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Sheila March 8, 2006 11:58

vortex flow over circular cylinder
I'm simulating steady vortex flow over circular cylinder. I'm using various Re start from 4 - 10^7. I think I can catch the vortex, but I have unsuitable Cd. For Re= 10^5 (rho=1.225, mu=1.789E-05, d=2m) I got Cd=1.6, while in Fundamentals of aerodynamics book (John anderson) it should be 1.2.

Anybody can give me answers for these questions? 1. what viscous model give the best result? 2. should I use different viscous model between the low and high Re? If yes, what should I use for each region?

thank you very much

Goncalo March 9, 2006 15:03

Re: vortex flow over circular cylinder
Hi Sheila

The realizable k-epsilon model is quite good for flows with strong pressure gradients in boundary layers and also separated flows, which is what you have.

Although you see a separated region, this type of flow is best resolved using an unsteady solver. That way you can see the vortex shedding, and the temporal characteristics of the flow.

A Cd of 1.6 is not bad. This flow is quite challenging, even though it is two-dimensional, and a simple geometry.

Also, have you performed a grid study? Your grid might not be sufficiently refined which could increase dissipation.


Sheila March 9, 2006 22:43

Re: vortex flow over circular cylinder
hi Goncalo

first, thank you for your answer. it's really nice to have a help from you.

I have to perform both steady and unsteady flow. can I use the realizable k-epsilon model for both case? can you seggest a book for me to read about k-epsilon model in detail? I haven't performed a grid study intensively, I just read some books. Any suggestion to refine my grid?

thak you again

Goncalo March 9, 2006 23:17

Re: vortex flow over circular cylinder
Hi Sheila

There are quite a few good books on CFD. A classic text on CFD is:

"Computational methods for fluid dynamics" by J.H. Ferziger and M. Peric, Springer

A book that specifically deals with turbulence is: "Turbulent Flows" by S.B. Pope, Cambridge University Press.

Both these texts present the basics of turbulence and include the k-epsilon model.

There are a lot of papers that deal specifically with cylinder flows. In the Reynolds number range you mentioned, there is:

"An experimental study of entrainment and transport in the turbulent near wake of a circular cylinder", B. Cantwell and D. Coles, Journal of Fluid Mechanics, Volume 136, pp. 321-374, 1983.

"A challenging test case for large eddy simulation: high Reynolds number circular cylinder flow", M. Breuer, International Journal of Heat and Fluid Flow, Volume 21, pp. 648-654, 2000.

Fluent allows for grid adaption, which is great for saving resources. Maybe look into that. How did you generate your mesh?


Sheila March 10, 2006 00:07

Re: vortex flow over circular cylinder
I just use the mesh options in Gambit.

I count the first cell height and interval of boundary layer near the cylinder using the formula from Fluent journal.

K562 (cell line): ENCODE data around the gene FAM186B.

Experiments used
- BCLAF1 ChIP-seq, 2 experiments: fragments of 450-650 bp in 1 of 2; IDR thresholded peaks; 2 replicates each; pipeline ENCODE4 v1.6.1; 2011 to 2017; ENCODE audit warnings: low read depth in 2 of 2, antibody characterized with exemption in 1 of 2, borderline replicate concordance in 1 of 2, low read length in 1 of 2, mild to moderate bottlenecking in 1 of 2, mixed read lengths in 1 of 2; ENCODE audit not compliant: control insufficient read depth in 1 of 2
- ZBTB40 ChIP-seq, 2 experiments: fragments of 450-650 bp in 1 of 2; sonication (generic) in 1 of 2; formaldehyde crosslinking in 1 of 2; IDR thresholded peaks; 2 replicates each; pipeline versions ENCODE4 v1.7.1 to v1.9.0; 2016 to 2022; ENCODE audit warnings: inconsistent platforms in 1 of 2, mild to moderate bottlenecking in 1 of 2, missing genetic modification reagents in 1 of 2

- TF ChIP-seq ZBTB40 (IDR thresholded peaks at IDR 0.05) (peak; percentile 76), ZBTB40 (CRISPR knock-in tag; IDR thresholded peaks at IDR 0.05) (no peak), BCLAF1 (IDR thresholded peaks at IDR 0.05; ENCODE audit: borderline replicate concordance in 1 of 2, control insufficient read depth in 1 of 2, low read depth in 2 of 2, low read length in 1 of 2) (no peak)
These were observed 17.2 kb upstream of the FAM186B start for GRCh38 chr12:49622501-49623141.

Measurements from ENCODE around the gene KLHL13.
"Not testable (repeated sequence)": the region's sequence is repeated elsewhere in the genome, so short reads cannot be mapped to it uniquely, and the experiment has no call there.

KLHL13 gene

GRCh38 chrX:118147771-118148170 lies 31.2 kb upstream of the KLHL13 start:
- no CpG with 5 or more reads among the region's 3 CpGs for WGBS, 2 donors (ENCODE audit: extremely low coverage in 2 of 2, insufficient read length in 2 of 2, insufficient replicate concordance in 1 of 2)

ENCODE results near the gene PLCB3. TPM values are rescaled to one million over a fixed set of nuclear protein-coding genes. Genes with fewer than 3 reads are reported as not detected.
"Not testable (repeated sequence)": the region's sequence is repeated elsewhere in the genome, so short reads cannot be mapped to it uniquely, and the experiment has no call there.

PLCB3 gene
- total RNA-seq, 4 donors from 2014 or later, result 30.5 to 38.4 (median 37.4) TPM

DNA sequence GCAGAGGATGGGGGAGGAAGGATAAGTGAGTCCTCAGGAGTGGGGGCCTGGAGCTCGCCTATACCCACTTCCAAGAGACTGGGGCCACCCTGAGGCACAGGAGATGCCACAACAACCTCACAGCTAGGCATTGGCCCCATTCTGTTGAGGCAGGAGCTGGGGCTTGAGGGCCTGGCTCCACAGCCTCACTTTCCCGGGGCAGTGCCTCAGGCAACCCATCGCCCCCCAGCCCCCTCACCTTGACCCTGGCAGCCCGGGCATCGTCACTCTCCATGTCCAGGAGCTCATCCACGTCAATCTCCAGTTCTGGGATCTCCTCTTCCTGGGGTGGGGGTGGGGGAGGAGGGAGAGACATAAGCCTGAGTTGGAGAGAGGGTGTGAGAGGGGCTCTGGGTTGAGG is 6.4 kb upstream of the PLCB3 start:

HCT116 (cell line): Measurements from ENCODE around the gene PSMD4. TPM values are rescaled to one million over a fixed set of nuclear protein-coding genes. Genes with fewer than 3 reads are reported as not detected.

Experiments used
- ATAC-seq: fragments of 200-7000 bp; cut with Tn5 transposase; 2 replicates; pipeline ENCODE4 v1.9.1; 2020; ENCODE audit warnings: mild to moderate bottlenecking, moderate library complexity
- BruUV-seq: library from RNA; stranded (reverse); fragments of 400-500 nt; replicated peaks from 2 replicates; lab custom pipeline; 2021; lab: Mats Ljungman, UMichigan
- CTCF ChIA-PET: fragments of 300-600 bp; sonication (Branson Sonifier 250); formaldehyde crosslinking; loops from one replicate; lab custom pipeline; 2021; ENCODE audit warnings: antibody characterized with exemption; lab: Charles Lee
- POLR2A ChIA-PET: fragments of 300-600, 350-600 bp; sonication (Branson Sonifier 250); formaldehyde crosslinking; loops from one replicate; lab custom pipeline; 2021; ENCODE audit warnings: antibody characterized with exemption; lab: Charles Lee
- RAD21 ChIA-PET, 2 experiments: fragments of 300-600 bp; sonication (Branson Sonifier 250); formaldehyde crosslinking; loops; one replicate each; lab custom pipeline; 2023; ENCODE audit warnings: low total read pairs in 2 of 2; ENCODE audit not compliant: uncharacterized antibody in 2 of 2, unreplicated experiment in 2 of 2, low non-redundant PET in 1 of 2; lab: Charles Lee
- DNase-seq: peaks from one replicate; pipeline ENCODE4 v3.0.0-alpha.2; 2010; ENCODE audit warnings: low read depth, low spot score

I mesh edges by trying to make a smooth and gradual transistion between one face to others. I use about 100000 grid Quad-Map.

the cylinder diameter is 2m, inlet is 15xR to the front, and outlet is 40 X R to the back.

what boundary layer should I use? I only use velocity inlet in front and both up and downside, and pressure outlet at back.

fluent give an example that use periodic in up and downside, but Fluent 5 don't have this type of boundary layer.

i don't have the latest version of fluent.

thank you

Goncalo March 10, 2006 13:41

Re: vortex flow over circular cylinder
Hi Sheila

I think that you are on the right track. Your mesh sounds to be sufficient. Your domain is a good size.

You don't need periodic boundary conditions unless you are trying to simulate a cylinder array. So you boundary condition choice are sound.

For the cylinder wall, the conventional wall treatment available in Fluent does a pretty good job. Still, for flows with high pressure gradients and separation, it can still fall short.

You can try using the enhanced wall treatment, but this might increase your mesh requirements, and hence, computational cost.


Sheila March 20, 2006 01:17

Re: vortex flow over circular cylinder
hi Goncalo,

i've done my steady simulation and the results is quite good compare to the fluent journal. thank you for your help.

now, i'm processing my unsteady flow and I have several questions:

- Which one is better: using the steady results and continue for the unsteady? start from the mesh file and run the unsteady?

-if using the steady result is better, how can I initialize the unsteady flow without eliminating the steady results?

- i have the new version of gambit, and I'm trying to open my old gambit file with the new one. I can open it but when I save some changes and try to export mesh file, it doesn't work. i use velocity inlet, periodic, and pressure outlet. can you tell me waht's the problem?

thank you

Goncalo March 21, 2006 15:28

Re: vortex flow over circular cylinder
Hi Sheila

Using the steady state solution to start the unsteady simulation might save you some time, but probably not a whole lot.

There will still be a transient time, as the cylinder starts to shed vortices. You can monitor the drag signal, and wait for it to stabilize (into a periodic signal). Then take your data.

I think that you can just change the solver to unsteady and start the run. You don't need to "initialize" your data.

Are you still using the old version of fluent? I think that the new gambit will only export to the new version of fluent.

Cheers Goncalo

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